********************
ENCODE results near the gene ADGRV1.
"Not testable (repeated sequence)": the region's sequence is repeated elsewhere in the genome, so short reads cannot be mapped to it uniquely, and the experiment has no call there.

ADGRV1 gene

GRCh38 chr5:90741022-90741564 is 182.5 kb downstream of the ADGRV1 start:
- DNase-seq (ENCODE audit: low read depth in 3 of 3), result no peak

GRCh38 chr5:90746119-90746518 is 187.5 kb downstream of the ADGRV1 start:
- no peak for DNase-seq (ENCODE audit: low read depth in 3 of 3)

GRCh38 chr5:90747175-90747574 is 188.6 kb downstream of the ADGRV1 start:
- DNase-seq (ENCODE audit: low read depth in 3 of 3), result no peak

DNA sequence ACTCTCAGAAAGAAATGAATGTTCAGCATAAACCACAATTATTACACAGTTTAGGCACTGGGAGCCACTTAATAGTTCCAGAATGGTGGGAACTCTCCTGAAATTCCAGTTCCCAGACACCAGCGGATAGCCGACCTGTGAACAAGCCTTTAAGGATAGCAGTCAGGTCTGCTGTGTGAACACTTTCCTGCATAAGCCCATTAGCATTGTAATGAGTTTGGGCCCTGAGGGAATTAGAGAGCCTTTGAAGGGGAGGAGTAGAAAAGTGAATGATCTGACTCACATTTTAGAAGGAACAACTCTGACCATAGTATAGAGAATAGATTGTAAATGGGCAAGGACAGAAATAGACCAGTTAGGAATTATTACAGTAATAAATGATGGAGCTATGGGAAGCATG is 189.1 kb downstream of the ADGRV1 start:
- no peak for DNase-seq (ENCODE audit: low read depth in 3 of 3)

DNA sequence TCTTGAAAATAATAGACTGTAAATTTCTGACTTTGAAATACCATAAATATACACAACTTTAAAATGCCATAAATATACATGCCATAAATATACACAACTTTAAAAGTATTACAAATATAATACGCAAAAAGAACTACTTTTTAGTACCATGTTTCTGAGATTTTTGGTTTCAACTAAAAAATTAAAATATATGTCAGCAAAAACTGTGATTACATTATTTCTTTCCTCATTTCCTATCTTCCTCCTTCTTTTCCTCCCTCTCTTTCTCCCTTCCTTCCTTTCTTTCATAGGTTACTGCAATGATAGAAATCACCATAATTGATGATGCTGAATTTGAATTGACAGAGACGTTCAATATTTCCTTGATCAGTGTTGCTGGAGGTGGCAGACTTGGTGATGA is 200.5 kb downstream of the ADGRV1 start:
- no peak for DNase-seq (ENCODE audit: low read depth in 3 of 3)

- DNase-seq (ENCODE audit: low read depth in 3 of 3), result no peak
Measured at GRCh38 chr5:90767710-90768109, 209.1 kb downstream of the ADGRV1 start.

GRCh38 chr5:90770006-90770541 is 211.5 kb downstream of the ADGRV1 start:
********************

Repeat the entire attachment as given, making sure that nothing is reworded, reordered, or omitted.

ENCODE results near the gene ADGRV1.
"Not testable (repeated sequence)": the region's sequence is repeated elsewhere in the genome, so short reads cannot be mapped to it uniquely, and the experiment has no call there.

ADGRV1 gene

GRCh38 chr5:90741022-90741564 is 182.5 kb downstream of the ADGRV1 start:
- DNase-seq (ENCODE audit: low read depth in 3 of 3), result no peak

GRCh38 chr5:90746119-90746518 is 187.5 kb downstream of the ADGRV1 start:
- no peak for DNase-seq (ENCODE audit: low read depth in 3 of 3)

GRCh38 chr5:90747175-90747574 is 188.6 kb downstream of the ADGRV1 start:
- DNase-seq (ENCODE audit: low read depth in 3 of 3), result no peak

DNA sequence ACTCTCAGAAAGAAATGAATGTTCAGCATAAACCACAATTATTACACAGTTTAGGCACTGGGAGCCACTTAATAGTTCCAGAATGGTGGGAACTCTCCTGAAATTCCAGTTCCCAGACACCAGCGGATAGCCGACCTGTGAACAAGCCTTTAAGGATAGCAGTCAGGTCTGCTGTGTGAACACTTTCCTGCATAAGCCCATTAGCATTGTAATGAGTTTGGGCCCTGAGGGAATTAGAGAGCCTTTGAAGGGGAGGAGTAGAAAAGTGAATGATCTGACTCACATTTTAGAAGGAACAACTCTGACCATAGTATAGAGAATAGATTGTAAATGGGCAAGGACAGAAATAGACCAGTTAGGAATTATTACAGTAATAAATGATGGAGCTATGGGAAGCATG is 189.1 kb downstream of the ADGRV1 start:
- no peak for DNase-seq (ENCODE audit: low read depth in 3 of 3)

DNA sequence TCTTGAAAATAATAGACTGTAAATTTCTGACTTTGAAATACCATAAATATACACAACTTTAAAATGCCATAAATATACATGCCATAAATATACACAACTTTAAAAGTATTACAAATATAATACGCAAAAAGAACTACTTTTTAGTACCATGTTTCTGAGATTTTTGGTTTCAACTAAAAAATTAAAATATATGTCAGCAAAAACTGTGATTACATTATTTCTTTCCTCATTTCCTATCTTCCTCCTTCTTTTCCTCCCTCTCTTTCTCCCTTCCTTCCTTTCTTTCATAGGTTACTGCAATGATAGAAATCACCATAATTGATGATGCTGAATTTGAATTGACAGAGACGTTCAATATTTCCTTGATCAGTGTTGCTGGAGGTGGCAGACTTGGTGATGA is 200.5 kb downstream of the ADGRV1 start:
- no peak for DNase-seq (ENCODE audit: low read depth in 3 of 3)

- DNase-seq (ENCODE audit: low read depth in 3 of 3), result no peak
Measured at GRCh38 chr5:90767710-90768109, 209.1 kb downstream of the ADGRV1 start.

GRCh38 chr5:90770006-90770541 is 211.5 kb downstream of the ADGRV1 start: